Construction starting on reimagined Shoreditch Park

A £2m project to create a greener, more biodiverse Shoreditch Park with new play and sports facilities begins this month. 

The plans for the park, which were approved at the Council’s planning committee last year following two years of consultation and engagement with local people, in which 1,900 people told the Council what they would like to see, include: a refurbished children’s play area; new outdoor gym; multi-use games area; beach volleyball court; improvements to the informal sports pitch area; and, work to enhance the park’s accessibility, biodiversity and sustainability. 

From 7 March, work is set to start on the northern section of the park, with the grass area next to New North Road set for reseeding and a new wildflower area planted near the playground.

Following this, work will start on refurbishing the sports pitch from 21 March, with improved drainage and reseeding. The sports pitch will be accessible from September but unavailable for use for bookings until May 2023 to ensure the grass has time to establish. 

In April, work will begin to refurbish the park’s playground, with a new play area next to Rushton Street with a tower and mound, sand pit with sand play pieces, swings (including basket and accessible swings with rigid backs), slides (including a wide slide for two people), more trees, an inclusive roundabout (flush with the ground with space for wheelchair users), shade and seating areas.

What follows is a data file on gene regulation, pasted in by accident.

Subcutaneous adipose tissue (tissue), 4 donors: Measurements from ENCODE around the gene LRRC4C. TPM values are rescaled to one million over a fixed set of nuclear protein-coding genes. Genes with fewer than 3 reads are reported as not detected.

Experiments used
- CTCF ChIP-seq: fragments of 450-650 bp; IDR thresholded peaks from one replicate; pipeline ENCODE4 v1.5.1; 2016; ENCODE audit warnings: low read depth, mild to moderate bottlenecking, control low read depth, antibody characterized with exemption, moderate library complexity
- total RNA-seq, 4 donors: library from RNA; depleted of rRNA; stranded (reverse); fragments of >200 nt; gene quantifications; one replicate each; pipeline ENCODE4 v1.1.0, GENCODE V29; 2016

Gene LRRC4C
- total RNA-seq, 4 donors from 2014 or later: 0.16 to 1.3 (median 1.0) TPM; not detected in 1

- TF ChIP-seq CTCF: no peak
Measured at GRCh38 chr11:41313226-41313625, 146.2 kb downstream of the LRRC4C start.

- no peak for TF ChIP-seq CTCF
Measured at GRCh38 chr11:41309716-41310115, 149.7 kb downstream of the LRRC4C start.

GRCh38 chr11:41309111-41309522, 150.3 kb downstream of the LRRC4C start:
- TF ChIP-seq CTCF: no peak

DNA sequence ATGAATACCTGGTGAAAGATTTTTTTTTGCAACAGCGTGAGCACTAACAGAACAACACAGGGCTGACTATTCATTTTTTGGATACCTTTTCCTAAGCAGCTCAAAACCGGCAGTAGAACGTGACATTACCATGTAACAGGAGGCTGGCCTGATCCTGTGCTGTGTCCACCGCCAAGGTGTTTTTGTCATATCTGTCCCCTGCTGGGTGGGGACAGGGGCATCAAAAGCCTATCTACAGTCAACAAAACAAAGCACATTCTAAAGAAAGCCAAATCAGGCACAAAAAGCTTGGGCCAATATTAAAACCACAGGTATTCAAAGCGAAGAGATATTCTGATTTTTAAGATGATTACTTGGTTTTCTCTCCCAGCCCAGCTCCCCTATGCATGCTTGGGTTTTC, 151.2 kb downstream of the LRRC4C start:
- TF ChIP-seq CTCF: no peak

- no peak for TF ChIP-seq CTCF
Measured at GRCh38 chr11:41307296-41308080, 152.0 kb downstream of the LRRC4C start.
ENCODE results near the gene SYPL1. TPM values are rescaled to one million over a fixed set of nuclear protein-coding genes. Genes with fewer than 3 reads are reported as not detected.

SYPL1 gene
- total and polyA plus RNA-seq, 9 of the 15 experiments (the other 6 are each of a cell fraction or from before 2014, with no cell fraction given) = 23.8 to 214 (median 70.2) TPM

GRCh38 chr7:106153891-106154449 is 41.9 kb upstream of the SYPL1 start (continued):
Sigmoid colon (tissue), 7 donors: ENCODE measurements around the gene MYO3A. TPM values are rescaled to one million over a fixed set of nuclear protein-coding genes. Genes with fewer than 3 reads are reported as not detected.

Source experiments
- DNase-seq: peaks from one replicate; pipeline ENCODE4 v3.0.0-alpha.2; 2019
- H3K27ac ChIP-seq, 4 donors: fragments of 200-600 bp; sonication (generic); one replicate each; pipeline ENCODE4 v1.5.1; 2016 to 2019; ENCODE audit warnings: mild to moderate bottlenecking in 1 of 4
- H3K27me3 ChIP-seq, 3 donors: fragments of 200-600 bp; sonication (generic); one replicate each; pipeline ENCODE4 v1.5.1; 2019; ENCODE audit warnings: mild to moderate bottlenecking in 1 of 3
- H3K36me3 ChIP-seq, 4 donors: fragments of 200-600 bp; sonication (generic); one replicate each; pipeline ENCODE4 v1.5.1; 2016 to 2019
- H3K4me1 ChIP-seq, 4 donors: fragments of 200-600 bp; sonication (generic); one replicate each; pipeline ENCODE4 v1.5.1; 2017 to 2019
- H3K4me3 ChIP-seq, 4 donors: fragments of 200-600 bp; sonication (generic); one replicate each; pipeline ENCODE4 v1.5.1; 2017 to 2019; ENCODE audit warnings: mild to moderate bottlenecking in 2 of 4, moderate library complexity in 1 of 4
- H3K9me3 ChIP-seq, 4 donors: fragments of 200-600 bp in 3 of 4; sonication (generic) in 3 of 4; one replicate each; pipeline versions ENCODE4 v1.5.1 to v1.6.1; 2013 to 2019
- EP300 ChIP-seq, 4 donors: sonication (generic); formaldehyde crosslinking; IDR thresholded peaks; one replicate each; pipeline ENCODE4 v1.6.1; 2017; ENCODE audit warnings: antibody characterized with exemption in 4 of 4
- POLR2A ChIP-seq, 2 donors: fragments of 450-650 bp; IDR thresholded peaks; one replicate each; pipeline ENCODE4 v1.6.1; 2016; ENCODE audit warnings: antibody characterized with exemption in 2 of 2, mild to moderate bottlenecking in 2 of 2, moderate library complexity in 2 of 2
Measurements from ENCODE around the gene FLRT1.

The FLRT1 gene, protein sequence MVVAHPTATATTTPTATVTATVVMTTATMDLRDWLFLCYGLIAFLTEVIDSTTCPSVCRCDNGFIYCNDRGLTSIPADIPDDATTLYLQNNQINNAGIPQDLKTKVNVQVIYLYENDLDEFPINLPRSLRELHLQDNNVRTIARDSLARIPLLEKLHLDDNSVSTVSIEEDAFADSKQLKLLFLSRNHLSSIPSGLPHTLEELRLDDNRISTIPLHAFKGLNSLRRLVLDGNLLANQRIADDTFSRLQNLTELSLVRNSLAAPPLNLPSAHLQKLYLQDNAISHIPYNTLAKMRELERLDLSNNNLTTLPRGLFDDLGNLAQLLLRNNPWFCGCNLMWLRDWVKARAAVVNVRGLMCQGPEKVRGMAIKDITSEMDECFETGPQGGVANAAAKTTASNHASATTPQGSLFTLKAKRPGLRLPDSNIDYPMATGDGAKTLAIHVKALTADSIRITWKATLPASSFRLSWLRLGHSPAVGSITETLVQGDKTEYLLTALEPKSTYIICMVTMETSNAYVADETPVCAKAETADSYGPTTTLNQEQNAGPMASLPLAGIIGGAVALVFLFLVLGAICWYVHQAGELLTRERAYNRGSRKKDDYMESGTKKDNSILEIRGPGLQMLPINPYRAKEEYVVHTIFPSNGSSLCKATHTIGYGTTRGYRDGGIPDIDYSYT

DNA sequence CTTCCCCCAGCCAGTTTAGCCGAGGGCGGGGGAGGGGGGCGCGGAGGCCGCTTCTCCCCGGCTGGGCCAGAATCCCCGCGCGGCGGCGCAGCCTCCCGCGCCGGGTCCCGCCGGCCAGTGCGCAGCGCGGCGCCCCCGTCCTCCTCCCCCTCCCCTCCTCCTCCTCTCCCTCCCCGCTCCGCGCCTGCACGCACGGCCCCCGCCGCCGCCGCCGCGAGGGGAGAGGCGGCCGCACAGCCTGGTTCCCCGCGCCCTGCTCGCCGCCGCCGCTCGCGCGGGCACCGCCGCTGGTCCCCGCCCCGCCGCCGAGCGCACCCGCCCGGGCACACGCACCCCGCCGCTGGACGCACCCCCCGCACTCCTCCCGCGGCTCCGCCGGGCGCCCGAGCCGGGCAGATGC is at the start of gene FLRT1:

The final phase, taking place between July and October 2022, will include work to refurbish Dorothy Thurtle Gardens – with new planting, pathways and a play trail. Additional benches will be provided along pathways and old benches will be replaced.

Alongside this, a new beach volleyball court, a multi-use games area, table tennis tables, new outdoor gym, trees and a seating area will be constructed to provide much-needed facilities for local people. 

Throughout the park, grass will be resown to improve the informal sports pitch, Dorothy Thurtle Gardens and the play area. Relaxed grass mowing in certain areas of the park, rain gardens, permeable surfaces, hedges, log piles, a wildflower meadow and planting will all help to enhance the park’s biodiversity, improve drainage and mitigate against climate change induced flash flooding. 

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